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0 votes
in Machine Learning by (19k points)

Consider the following training data sets.



| Size  | Color | Shape    | Class/Label |


| big   | red | circle   | No |

| small | red   | triangle | No         |

| small | red   | circle | Yes         |

| big   | blue | circle   | No |

| small | blue  | circle | Yes         |


I would like to understand how the algorithm proceeds when it starts with a negative example and when two negative examples come together.


This is not an assignment question by the way.


Examples with other data sets are also welcome! This is to understand the negative part of the algorithm.

1 Answer

+1 vote
by (33.1k points)

For your hypothesis space, you should start with your sets of maximally general and maximally specific hypotheses:

G0 = {<?, ?, ?>}

S0 = {<0, 0, 0>}

If you take a negative example, you need to remove them from any hypothesis incompatible with the current observation, then replace any inconsistent hypothesis in G with its minimal specializations that are consistent with the observation but still more general than some member of the hypothesis.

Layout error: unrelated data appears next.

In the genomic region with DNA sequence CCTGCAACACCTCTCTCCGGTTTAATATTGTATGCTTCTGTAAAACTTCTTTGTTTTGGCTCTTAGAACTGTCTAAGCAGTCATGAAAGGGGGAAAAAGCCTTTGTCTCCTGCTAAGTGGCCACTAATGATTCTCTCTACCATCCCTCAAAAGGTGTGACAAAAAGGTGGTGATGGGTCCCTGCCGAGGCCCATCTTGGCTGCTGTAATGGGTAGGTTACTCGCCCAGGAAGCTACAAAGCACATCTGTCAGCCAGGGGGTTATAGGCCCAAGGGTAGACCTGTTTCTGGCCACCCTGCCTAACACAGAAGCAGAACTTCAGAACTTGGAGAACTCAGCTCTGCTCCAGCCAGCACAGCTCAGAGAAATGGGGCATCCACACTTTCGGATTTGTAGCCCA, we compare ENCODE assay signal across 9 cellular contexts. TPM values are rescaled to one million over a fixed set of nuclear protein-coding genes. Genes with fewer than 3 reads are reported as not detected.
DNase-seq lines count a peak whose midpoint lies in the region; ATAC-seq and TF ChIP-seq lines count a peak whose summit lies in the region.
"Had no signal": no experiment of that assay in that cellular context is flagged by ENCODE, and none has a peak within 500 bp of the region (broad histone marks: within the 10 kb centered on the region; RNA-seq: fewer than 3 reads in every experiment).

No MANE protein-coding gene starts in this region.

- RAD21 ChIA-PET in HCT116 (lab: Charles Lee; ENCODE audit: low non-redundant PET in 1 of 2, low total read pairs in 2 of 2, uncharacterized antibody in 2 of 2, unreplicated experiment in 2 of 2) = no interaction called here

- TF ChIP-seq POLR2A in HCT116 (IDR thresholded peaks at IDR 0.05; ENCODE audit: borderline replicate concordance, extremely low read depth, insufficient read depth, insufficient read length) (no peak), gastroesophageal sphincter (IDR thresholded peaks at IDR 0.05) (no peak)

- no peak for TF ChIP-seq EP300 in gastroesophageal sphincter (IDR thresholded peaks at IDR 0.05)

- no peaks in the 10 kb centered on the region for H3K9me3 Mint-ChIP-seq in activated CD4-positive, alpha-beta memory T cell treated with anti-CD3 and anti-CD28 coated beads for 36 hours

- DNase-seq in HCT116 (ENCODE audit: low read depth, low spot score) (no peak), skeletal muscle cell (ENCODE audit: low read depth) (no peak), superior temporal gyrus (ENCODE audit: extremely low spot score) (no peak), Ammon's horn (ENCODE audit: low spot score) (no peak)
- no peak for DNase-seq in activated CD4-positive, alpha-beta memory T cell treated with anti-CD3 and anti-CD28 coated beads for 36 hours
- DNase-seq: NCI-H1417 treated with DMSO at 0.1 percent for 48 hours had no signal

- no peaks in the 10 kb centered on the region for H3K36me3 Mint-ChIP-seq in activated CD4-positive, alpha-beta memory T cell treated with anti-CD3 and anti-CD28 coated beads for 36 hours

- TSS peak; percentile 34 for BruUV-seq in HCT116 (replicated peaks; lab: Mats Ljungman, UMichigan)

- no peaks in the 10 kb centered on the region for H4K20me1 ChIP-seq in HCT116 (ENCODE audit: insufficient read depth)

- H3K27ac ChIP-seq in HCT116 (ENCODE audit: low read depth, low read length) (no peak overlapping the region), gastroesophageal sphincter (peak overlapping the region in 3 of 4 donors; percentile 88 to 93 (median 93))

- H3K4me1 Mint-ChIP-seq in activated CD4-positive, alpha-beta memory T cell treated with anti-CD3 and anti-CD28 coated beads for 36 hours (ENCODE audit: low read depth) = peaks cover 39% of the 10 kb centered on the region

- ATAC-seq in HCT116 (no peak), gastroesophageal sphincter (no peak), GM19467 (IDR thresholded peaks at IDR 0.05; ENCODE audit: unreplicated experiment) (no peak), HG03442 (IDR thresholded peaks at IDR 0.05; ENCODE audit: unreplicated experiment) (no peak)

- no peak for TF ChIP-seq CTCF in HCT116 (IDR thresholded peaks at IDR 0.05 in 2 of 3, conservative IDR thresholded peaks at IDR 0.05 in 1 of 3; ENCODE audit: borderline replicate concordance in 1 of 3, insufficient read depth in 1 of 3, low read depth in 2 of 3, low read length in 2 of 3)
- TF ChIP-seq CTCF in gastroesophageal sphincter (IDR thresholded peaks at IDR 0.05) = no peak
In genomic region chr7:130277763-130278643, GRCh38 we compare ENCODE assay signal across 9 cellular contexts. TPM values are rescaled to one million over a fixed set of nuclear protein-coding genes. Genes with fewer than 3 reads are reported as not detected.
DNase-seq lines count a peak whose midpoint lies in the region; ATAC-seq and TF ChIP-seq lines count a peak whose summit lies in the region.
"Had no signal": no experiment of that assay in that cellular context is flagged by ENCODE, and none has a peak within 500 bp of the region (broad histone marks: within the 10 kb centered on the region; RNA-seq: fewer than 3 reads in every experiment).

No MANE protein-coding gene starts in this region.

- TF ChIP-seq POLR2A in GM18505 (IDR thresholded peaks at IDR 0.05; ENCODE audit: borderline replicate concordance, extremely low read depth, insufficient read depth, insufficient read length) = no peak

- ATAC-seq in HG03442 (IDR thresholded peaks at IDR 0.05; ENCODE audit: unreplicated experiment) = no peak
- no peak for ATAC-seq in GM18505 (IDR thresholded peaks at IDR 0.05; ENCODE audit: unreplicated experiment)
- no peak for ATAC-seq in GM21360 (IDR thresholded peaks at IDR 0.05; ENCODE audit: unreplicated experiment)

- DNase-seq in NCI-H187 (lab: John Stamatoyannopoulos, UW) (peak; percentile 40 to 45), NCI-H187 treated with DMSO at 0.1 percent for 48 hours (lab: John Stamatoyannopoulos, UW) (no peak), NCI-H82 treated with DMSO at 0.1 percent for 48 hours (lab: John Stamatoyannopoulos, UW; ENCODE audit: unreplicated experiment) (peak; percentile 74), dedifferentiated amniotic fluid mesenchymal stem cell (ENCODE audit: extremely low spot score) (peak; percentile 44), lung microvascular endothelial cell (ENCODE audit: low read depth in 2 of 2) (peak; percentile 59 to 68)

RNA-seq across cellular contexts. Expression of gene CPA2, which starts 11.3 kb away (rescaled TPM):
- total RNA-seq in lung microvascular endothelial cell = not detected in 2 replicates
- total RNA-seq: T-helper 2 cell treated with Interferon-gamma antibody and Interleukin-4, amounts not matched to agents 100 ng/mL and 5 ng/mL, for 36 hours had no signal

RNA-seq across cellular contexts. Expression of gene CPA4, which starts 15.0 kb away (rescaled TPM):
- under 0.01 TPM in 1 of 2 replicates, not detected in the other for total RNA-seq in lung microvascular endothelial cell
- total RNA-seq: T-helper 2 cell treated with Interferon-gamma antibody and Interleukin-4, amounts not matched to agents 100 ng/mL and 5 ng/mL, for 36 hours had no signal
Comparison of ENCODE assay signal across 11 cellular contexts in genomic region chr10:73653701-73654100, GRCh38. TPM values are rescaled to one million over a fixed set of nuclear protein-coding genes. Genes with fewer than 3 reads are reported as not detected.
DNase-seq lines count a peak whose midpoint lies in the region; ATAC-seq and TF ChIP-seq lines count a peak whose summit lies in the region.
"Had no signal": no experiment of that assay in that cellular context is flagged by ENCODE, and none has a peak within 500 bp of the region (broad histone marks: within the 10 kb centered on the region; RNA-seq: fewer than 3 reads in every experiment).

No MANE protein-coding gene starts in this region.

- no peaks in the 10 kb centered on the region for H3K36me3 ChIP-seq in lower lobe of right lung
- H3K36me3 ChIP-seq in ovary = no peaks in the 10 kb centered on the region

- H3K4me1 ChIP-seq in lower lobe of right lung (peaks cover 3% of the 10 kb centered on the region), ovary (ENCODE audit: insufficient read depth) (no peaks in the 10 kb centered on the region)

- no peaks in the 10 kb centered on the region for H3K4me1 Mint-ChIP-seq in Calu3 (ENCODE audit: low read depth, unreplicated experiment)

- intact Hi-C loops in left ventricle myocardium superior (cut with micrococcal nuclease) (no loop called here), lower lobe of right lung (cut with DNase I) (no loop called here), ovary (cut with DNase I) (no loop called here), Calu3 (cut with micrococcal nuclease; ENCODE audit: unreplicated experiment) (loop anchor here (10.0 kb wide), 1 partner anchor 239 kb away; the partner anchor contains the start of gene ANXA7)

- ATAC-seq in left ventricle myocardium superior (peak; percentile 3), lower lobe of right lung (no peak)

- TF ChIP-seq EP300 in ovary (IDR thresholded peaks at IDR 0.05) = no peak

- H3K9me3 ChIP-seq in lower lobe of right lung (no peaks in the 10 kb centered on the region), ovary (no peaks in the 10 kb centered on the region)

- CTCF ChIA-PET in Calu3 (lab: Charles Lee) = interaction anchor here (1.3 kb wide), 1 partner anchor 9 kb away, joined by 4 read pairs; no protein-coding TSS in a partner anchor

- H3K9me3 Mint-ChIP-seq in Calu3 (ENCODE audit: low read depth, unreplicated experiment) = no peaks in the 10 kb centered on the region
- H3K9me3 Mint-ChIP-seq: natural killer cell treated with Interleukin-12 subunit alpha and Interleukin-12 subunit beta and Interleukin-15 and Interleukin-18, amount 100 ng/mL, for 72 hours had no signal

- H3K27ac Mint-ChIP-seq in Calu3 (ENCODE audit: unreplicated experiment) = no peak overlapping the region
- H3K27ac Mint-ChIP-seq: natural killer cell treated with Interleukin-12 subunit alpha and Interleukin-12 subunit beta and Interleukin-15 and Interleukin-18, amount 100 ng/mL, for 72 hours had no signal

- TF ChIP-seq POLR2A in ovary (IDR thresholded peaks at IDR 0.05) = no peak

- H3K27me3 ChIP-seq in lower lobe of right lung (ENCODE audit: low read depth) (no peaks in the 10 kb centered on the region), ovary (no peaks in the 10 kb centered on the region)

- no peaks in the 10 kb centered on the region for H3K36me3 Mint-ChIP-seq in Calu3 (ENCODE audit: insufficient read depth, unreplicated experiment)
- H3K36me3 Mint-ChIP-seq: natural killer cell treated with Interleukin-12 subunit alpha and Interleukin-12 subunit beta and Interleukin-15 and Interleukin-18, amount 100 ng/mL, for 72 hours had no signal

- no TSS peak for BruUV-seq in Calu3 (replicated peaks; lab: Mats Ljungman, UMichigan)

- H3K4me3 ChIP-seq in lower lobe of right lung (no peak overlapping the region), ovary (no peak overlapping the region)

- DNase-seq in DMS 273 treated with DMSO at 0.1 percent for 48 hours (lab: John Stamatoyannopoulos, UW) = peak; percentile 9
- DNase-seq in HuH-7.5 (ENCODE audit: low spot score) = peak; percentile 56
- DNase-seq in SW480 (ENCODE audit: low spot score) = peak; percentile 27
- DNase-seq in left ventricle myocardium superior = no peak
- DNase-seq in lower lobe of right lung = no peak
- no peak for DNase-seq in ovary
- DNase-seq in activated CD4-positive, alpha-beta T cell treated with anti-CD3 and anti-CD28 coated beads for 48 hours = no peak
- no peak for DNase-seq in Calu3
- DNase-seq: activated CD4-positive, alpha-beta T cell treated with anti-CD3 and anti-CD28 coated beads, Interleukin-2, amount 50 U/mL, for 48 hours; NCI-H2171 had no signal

So for your first (negative) example, (big, red, circle), the minimal specializations would make a new hypothesis space

G1 = {<small, ? , ?>, <?, blue, ?>, <?, ?, triangle>}

S1 = S0 = {<0, 0, 0>}

Here S is unchanged. In the next example, (small, red, triangle), which is also negative, you will need another G. Here the second hypothesis in G1 didn’t match the new observation so only the first and third hypotheses in G1 need to be specialized. That would yield

G2 = {<small, blue, ?>, <small, ?, circle>, <?, blue, ?>, <big, ?, triangle>, <?, blue, triangle>}

Here the first and last hypotheses in G2 above are specializations of the middle hypothesis (<?, blue, ?>), we would drop those two:

G2 = {<small, ?, circle>, <?, blue, ?>, <big, ?, triangle>}

S2 = S1 = S0 = {<0, 0, 0>}

For the positive (small, red, circle) observation, you should generalize S and remove anything in G that is inconsistent:

G3 = {<small, ?, circle>}

S3 = {<small, red, circle>}

(big, blue, circle) is the next negative example. But since it is not consistent, then there is nothing to do so

G4 = G3 = {<small, ?, circle>}

S4 = S3 = {<small, red, circle>}

Now you would have the positive example of (small, blue, circle), which requires you to generalize S to make it consistent

G5 = {<small, ?, circle>}

S5 = {<small, ?, circle>}

Since G and S are equal, now you have learned the concept of "small circles".

Hope this answer helps.

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